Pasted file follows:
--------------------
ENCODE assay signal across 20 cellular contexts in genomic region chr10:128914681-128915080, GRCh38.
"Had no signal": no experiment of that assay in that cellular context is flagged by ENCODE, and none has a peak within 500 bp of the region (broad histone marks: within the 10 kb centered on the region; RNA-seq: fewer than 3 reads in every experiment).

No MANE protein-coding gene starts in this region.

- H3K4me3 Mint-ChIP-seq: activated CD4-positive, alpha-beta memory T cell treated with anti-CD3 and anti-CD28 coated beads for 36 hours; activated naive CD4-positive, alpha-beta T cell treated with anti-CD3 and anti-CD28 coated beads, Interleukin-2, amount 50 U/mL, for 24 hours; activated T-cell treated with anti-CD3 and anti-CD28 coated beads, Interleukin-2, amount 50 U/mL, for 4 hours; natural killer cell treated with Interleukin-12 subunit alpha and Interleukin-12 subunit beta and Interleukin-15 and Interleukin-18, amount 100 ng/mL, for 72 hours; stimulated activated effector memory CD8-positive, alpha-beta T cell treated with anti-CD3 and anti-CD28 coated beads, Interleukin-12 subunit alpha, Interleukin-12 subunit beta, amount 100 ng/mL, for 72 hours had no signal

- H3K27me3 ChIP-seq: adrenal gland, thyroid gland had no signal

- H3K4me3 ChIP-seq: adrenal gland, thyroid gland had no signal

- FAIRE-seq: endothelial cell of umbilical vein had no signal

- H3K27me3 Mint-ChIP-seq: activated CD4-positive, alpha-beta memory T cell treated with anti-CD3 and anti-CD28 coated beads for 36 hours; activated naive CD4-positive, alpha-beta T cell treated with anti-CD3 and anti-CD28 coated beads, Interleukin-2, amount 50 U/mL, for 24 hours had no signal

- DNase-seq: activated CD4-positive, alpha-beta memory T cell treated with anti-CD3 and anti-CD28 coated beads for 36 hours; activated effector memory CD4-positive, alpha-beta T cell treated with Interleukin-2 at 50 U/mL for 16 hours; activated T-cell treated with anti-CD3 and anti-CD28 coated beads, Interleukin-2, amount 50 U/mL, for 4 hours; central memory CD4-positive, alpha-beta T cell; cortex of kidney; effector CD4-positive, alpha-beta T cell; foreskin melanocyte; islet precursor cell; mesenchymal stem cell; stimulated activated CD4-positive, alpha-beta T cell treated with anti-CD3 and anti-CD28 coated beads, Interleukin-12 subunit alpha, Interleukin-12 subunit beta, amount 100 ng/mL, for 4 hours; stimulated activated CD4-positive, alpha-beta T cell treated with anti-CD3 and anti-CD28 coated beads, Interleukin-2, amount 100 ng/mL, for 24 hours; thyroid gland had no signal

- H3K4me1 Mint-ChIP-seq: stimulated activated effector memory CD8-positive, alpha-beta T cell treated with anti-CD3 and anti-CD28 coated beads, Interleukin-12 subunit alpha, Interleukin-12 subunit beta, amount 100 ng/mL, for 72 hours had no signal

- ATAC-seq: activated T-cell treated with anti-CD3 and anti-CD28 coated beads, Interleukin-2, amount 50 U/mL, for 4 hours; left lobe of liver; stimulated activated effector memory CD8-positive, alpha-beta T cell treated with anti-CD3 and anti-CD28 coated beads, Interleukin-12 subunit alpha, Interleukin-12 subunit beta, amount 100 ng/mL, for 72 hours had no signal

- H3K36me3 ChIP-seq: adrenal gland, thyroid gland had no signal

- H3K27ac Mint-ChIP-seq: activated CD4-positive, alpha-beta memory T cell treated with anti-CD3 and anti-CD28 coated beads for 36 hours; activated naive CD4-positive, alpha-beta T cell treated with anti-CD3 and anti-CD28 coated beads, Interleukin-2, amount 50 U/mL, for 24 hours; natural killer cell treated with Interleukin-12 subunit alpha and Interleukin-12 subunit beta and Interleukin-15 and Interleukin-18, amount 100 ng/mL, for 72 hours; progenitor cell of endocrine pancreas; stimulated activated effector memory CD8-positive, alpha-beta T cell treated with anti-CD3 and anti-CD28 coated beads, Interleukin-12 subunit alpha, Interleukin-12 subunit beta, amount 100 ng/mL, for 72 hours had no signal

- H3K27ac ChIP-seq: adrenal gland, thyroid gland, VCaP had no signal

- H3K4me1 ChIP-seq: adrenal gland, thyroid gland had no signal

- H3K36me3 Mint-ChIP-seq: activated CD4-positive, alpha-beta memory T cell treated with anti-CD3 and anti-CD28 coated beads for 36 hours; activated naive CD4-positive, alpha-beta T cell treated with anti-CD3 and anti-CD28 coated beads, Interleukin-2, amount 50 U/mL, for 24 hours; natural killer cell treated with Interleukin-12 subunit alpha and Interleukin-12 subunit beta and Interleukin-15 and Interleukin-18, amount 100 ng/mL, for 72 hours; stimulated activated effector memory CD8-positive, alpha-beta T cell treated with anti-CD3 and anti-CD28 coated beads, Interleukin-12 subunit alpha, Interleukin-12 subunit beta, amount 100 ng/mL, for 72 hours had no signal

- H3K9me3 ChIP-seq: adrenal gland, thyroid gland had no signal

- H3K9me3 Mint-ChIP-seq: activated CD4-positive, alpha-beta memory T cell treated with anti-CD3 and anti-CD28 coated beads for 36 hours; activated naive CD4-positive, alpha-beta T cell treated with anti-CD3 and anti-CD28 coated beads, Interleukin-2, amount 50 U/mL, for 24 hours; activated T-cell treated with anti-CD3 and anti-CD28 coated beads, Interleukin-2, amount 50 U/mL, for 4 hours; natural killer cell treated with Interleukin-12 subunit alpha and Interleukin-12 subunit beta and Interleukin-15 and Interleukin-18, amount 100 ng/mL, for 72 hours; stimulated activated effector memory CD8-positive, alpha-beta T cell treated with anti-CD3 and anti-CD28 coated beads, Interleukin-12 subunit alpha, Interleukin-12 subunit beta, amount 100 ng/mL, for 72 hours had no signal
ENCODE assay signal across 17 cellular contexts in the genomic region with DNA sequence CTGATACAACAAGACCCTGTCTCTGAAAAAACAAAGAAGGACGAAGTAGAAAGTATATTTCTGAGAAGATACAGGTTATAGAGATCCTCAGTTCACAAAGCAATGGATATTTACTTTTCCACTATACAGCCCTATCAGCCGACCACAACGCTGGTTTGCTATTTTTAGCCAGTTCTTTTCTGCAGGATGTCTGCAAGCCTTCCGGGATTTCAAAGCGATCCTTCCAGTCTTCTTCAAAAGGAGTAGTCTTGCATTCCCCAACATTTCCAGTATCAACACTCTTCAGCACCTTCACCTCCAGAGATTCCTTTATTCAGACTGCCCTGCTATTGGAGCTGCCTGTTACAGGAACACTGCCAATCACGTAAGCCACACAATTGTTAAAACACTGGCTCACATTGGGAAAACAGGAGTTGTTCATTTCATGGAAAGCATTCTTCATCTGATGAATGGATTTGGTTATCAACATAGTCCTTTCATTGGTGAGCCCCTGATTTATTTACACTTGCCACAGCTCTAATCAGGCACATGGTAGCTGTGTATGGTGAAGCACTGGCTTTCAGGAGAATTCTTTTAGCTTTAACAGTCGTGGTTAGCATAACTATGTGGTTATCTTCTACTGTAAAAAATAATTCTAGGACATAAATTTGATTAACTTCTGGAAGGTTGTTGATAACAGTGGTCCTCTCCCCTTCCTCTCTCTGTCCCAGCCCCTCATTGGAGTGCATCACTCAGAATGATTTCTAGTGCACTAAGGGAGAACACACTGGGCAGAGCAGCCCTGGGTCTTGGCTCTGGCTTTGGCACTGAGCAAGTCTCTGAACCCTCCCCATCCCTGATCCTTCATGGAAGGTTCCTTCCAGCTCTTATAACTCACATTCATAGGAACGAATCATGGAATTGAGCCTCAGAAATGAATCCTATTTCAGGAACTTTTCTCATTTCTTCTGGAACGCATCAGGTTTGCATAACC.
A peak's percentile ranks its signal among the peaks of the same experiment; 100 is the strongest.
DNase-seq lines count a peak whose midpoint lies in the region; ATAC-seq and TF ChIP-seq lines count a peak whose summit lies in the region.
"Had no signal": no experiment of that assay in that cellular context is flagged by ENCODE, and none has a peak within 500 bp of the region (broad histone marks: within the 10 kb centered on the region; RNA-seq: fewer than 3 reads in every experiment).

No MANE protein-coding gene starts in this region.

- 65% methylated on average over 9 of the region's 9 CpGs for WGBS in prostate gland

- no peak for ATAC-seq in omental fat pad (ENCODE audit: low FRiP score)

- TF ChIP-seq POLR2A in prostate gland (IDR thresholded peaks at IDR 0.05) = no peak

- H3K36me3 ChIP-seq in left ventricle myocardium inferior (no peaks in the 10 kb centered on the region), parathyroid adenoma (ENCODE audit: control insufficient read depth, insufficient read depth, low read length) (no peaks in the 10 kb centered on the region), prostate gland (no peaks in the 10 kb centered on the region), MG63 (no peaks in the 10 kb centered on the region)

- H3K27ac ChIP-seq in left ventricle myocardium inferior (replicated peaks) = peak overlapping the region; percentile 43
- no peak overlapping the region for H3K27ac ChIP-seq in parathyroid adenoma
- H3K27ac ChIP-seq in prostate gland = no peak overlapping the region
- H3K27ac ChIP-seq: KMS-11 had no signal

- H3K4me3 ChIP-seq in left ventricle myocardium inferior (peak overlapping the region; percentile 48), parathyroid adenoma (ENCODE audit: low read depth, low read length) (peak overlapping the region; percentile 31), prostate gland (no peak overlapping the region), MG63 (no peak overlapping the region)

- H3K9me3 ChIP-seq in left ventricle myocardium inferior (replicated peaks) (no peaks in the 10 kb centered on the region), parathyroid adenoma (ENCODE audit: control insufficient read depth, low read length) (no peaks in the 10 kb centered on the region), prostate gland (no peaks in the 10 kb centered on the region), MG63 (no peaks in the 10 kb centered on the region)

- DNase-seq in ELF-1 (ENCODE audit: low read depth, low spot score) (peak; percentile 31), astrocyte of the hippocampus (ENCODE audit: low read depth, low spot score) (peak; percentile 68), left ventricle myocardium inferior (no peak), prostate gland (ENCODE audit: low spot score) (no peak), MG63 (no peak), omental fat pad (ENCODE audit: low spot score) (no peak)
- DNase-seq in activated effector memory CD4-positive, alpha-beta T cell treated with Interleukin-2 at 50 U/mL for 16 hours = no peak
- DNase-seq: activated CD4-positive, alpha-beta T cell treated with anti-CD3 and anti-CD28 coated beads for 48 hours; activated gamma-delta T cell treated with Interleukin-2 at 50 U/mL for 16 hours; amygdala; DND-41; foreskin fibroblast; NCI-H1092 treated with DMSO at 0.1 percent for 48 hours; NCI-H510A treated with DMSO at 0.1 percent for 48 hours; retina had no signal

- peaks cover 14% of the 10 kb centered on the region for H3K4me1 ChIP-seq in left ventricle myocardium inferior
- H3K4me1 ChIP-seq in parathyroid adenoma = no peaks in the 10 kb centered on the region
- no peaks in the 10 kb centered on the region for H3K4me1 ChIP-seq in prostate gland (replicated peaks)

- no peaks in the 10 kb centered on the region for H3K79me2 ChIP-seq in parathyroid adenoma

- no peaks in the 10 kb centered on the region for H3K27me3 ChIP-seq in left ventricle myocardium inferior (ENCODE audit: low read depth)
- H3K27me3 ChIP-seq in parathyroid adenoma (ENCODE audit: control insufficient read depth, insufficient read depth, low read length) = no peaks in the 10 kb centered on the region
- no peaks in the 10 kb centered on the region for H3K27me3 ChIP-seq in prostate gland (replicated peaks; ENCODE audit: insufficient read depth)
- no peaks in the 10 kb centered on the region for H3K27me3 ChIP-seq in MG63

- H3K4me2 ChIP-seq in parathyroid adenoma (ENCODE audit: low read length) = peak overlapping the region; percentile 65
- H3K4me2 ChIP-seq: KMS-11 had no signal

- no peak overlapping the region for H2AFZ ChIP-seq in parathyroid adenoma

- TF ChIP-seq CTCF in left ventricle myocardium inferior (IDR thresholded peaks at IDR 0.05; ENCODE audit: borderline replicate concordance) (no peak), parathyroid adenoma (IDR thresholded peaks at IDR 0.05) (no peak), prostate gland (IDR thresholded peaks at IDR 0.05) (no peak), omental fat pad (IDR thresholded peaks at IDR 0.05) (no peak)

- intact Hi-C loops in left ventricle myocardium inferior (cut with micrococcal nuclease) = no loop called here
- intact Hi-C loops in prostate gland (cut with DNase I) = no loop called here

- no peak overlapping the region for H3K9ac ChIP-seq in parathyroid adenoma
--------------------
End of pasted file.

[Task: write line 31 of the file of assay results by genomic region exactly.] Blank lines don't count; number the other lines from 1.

- H3K27ac ChIP-seq: KMS-11 had no signal